Oral Hygiene Tips

Ensuring healthy teeth through good oral hygiene yields overall health benefits. Dental problems such as tooth decay and gum disease not only lead to tooth loss, but are associated with serious, chronic conditions such as heart disease, stroke, arthritis, and diabetes.

Along with proper toothbrushing twice a day and daily flossing, maintaining a healthy smile can also mean making dietary adjustments, limiting alcohol and tobacco use, and ensuring you’re keeping up with regular dental appointments. Here’s a quick overview of what you should keep in mind to protect your teeth.  

 Father and daughter brushing their teeth and looking into camera

Jessie Casson / Getty Images

What Is Good Oral Hygiene?

Good oral hygiene, simply put, is a set of practices and habits that promote and protect your teeth and gums. But how can we tell our care is healthy? What defines good oral health? Current consensus is that good oral hygiene is the ability to speak, chew, and make facial expressions without pain, discomfort, or loss of confidence. It’s, therefore, an essential aspect of mental and physical health.

Fundamentally, the aim of a good oral hygiene routine is to prevent the buildup of plaque and tartar on the teeth. Related and equally important, it’s working to stop the progression of or deter gum disease and gingivitis (or periodontitis, a severe form that arises in the absence of treatment).

How Poor Oral Hygiene Can Affect You

How can poor oral hygiene impact your health? Here’s a quick breakdown:

  • Cavities, gum disease, and other issues can lead to tooth loss, which can impact your bite and ability to chew and eat.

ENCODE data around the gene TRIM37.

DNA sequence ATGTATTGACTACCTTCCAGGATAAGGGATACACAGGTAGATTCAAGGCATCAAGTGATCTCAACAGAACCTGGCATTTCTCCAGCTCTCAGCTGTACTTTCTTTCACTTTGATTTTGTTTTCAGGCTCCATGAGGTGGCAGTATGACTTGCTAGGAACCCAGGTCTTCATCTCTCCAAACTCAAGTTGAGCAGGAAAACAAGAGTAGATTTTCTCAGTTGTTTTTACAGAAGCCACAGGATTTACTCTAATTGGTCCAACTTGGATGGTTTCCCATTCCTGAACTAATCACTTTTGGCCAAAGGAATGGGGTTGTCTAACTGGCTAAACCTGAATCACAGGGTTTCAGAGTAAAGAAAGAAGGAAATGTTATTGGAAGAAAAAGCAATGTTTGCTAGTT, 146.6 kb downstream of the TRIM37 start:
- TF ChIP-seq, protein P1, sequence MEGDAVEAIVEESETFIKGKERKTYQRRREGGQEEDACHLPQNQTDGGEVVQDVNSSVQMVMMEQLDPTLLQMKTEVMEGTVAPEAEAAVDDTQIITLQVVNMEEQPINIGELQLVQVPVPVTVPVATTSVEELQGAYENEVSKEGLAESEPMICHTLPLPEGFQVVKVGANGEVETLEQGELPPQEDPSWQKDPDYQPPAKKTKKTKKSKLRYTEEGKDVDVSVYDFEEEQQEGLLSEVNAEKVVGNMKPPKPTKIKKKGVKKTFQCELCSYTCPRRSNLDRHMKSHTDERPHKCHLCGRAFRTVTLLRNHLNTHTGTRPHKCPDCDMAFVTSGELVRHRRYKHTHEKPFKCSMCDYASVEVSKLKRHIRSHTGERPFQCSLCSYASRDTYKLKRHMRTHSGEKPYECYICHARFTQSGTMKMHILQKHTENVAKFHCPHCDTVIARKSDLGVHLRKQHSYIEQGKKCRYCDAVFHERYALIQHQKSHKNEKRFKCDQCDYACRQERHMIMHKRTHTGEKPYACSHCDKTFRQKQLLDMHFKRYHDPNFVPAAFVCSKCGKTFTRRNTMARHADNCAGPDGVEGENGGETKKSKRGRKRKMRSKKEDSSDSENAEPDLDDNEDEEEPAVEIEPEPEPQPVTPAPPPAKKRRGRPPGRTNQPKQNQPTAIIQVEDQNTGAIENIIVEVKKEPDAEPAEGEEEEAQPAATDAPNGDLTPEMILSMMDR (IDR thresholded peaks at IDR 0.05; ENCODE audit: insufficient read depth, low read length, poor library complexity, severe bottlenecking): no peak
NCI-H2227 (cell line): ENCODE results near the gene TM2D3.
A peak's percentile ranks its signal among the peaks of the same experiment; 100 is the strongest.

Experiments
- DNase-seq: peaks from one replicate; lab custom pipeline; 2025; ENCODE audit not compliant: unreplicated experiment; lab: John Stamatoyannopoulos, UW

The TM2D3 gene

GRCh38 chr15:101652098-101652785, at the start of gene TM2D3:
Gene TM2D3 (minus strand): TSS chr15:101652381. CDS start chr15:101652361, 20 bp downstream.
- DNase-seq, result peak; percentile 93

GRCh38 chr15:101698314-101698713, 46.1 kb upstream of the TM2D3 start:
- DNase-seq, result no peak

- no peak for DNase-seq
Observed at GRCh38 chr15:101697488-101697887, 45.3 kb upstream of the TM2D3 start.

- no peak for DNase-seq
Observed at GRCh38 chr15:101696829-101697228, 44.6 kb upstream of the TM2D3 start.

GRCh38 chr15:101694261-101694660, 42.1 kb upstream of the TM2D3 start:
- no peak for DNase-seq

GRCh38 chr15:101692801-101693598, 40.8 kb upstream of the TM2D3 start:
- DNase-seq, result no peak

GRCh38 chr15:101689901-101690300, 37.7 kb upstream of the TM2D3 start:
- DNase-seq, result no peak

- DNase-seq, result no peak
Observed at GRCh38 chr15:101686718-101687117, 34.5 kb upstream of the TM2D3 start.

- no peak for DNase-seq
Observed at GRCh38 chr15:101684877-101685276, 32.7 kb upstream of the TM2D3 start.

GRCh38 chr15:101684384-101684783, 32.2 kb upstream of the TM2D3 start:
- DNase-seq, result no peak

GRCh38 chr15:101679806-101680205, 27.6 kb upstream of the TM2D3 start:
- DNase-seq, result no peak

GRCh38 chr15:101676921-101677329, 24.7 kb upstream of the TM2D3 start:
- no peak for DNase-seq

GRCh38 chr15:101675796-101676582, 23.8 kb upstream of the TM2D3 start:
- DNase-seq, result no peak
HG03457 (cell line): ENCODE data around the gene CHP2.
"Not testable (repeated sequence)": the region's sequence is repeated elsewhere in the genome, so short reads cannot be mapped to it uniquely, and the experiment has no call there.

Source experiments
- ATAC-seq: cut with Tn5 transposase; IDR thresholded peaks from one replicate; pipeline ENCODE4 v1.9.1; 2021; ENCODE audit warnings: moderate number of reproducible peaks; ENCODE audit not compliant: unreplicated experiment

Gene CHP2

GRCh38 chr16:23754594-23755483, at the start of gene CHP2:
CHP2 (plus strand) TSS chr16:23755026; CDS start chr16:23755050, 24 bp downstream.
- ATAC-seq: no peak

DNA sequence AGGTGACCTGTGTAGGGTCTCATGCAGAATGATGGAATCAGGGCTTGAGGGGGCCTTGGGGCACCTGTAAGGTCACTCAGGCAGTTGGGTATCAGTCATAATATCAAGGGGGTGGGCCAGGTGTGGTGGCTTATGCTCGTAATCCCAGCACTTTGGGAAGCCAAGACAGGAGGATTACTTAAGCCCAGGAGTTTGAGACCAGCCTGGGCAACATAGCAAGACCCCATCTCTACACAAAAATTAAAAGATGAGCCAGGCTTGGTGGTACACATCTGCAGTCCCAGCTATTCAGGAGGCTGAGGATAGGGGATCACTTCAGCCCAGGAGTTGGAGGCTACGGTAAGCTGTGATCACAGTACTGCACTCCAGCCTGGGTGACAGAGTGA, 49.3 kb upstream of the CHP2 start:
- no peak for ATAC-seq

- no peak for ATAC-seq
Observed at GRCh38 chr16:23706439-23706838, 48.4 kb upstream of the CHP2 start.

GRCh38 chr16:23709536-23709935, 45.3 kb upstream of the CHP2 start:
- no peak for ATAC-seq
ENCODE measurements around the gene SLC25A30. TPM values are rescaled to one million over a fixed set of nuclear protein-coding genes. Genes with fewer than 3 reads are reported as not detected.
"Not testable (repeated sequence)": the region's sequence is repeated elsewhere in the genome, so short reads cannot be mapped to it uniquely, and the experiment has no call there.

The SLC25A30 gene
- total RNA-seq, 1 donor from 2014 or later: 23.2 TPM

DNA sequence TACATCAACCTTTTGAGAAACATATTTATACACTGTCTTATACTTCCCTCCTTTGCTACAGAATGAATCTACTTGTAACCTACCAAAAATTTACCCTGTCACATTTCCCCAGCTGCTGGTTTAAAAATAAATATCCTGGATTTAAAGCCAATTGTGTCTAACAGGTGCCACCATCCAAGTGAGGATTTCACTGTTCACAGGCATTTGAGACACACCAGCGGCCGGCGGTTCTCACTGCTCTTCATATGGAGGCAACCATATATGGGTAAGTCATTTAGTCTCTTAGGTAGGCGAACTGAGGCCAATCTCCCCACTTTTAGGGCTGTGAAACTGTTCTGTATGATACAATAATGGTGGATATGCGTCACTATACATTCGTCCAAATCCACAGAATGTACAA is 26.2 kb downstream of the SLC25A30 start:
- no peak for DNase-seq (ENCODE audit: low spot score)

• Untreated gum disease is associated with chronic health conditions, including heart disease, stroke, and diabetes.
  • Poor dental health and appearance of the teeth can significantly impact mental health, raising self-consciousness and lowering self-esteem.
  • Not getting timely dental care and cleanings reduces the chances of diagnosing and treating oral cancer.

How to Practice Good Oral Hygiene

Ultimately, good oral hygiene is more of a journey than a destination. Not only does it require adopting and adhering to positive habits, it means being ready to learn ways to get even better at caring for your teeth and gums. Here are some key points to keep in mind.

Brush Thoroughly Twice a Day

It’s common knowledge that regular and thorough toothbrushing twice a day is a cornerstone of dental hygiene. Every morning and every night, spend about two minutes brushing your teeth, with 30 seconds for each side (lower front, lower back, upper front, and upper back).

Keep in mind that you should replace toothbrushes regularly (every three to four months or if the head is worn out and loose).

Use Dental Products That Contain Fluoride  

The mineral fluoride can also help strengthen teeth. Choose toothpaste that contains fluoride, such as those approved by the American Dental Association (ADA).

Don’t Neglect Flossing